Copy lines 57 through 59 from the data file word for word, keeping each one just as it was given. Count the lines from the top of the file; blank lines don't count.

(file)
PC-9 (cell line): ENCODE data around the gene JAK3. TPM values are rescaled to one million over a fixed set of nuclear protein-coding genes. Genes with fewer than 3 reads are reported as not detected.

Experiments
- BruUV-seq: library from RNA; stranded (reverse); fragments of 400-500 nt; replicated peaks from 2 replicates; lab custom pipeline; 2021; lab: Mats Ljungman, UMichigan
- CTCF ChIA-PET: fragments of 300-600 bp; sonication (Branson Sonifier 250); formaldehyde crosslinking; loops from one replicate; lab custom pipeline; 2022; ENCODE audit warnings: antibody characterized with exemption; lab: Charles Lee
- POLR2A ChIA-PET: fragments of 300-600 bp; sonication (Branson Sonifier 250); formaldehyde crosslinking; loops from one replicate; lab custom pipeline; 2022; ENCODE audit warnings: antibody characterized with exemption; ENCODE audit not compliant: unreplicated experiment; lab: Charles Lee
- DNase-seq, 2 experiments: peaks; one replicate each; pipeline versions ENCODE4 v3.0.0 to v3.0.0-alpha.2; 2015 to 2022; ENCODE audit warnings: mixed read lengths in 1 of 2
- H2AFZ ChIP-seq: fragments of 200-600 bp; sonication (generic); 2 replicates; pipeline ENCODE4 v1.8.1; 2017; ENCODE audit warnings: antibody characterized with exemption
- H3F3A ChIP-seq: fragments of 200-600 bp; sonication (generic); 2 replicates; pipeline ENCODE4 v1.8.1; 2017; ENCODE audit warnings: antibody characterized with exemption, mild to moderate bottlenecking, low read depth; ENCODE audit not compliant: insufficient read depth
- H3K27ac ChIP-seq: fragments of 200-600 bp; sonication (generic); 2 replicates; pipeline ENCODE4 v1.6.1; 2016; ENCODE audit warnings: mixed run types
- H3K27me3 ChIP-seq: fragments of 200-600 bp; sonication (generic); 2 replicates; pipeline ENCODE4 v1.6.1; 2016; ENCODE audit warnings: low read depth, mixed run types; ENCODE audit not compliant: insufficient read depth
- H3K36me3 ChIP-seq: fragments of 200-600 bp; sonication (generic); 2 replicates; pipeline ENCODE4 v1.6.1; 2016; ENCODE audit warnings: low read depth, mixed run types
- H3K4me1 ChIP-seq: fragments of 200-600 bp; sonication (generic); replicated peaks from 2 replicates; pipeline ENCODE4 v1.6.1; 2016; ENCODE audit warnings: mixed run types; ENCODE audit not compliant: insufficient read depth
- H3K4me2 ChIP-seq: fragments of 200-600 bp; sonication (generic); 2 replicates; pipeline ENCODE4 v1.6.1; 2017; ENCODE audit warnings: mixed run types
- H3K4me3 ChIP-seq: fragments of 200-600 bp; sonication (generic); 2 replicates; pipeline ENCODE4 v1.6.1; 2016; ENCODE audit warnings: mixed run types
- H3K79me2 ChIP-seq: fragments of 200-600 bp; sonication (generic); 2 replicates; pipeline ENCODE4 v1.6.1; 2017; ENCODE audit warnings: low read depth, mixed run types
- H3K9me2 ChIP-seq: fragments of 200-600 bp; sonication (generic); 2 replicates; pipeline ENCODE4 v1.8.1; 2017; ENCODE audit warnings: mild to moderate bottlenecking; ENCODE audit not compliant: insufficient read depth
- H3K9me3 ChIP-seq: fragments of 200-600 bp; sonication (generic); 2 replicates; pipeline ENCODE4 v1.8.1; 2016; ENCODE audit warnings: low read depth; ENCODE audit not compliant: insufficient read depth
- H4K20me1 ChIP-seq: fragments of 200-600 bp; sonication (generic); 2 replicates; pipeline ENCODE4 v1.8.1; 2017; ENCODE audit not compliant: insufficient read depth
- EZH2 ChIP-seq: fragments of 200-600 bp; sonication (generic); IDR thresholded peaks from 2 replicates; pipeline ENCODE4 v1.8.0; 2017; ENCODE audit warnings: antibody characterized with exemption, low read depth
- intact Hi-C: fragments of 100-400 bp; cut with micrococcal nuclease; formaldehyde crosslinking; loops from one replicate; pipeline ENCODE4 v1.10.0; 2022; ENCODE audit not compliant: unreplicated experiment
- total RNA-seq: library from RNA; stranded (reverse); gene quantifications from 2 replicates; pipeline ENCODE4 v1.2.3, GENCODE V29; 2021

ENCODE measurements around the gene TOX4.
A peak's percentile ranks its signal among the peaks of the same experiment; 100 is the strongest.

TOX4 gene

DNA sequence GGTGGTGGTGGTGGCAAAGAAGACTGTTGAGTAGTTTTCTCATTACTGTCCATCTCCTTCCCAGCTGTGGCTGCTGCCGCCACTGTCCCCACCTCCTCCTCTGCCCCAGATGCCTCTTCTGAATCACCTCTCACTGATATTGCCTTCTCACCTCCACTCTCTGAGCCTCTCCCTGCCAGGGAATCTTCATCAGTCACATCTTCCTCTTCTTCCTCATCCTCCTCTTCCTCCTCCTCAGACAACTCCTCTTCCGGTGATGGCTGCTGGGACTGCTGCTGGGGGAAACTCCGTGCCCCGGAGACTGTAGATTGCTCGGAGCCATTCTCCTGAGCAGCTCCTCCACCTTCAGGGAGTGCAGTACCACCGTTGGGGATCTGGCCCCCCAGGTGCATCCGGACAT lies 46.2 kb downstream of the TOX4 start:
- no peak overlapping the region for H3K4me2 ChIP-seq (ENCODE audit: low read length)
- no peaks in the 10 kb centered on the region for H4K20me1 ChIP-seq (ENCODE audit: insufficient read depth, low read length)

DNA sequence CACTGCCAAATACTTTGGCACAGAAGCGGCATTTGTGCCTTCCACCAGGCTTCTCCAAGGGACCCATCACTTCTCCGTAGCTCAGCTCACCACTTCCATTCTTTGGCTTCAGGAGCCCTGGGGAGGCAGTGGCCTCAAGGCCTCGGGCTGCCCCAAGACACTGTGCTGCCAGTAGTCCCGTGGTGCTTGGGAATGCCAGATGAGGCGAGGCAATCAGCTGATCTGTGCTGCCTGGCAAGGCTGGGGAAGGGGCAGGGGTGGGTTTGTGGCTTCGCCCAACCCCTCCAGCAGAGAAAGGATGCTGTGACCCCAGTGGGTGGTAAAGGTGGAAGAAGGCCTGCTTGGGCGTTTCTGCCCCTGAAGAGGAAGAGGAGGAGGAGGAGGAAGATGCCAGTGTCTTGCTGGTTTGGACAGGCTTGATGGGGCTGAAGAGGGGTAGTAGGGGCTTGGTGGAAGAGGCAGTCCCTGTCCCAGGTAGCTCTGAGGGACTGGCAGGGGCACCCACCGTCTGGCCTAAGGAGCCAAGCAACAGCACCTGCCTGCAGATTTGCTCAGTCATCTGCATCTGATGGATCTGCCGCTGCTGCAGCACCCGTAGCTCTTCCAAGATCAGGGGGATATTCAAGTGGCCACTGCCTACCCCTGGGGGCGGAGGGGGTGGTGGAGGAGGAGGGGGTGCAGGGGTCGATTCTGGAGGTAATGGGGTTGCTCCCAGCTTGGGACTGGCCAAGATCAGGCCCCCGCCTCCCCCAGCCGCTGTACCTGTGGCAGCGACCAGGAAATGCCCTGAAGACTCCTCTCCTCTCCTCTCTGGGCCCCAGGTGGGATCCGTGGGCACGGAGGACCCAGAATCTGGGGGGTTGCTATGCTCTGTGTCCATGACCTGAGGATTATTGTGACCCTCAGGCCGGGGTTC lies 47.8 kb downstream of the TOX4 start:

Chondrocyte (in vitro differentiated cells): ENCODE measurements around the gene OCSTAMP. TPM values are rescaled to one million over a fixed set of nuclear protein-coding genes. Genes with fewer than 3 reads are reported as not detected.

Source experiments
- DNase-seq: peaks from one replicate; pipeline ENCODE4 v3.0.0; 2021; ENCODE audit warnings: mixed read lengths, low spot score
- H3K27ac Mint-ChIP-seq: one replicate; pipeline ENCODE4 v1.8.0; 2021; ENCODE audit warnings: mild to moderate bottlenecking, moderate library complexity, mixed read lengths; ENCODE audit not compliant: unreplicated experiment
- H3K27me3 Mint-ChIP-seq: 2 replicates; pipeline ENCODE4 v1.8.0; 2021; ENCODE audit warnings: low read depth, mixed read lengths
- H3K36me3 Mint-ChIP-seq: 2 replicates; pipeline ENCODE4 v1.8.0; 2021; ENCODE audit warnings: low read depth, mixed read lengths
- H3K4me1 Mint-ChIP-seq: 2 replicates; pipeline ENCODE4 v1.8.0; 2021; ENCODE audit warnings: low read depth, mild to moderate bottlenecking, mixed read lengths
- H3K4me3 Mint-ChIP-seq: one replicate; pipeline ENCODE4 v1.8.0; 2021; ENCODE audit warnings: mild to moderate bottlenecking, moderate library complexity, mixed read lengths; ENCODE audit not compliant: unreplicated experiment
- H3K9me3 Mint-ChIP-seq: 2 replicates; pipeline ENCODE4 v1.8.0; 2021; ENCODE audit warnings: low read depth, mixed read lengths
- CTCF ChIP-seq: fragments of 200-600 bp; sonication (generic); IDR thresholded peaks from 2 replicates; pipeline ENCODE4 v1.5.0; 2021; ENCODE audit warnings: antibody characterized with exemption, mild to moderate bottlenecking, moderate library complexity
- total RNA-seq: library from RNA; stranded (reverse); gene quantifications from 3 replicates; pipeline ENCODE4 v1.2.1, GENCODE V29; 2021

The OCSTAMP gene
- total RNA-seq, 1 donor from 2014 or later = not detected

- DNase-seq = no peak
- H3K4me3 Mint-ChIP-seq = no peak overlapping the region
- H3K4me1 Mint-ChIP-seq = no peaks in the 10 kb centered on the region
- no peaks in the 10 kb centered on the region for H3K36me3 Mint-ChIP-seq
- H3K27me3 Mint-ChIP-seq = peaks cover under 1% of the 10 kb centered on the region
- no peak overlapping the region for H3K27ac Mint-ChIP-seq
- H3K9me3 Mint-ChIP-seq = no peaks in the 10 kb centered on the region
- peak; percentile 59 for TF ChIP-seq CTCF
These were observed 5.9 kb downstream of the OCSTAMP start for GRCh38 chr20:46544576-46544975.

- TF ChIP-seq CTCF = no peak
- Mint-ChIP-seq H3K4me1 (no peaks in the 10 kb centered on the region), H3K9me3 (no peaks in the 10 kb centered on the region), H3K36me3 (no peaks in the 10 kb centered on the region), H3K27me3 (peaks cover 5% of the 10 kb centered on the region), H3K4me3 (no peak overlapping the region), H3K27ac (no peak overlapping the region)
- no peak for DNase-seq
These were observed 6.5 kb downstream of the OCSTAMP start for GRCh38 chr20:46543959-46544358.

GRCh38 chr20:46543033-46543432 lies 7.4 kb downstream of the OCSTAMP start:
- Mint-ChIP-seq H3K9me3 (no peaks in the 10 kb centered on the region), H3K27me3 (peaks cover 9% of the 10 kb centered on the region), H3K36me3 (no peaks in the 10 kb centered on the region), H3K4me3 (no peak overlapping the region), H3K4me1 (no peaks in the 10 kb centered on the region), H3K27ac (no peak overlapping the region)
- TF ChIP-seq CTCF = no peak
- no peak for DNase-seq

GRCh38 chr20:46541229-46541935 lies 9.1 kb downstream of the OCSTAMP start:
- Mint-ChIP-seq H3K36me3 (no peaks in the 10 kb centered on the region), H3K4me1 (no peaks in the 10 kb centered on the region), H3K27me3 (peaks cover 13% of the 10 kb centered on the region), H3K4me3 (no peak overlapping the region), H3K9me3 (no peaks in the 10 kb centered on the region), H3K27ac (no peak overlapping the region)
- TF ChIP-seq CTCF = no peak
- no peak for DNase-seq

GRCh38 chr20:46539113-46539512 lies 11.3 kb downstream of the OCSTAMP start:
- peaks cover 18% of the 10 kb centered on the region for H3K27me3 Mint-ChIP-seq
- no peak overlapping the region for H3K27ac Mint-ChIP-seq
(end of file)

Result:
- TF ChIP-seq CTCF = no peak
- no peak for DNase-seq

GRCh38 chr20:46541229-46541935 lies 9.1 kb downstream of the OCSTAMP start: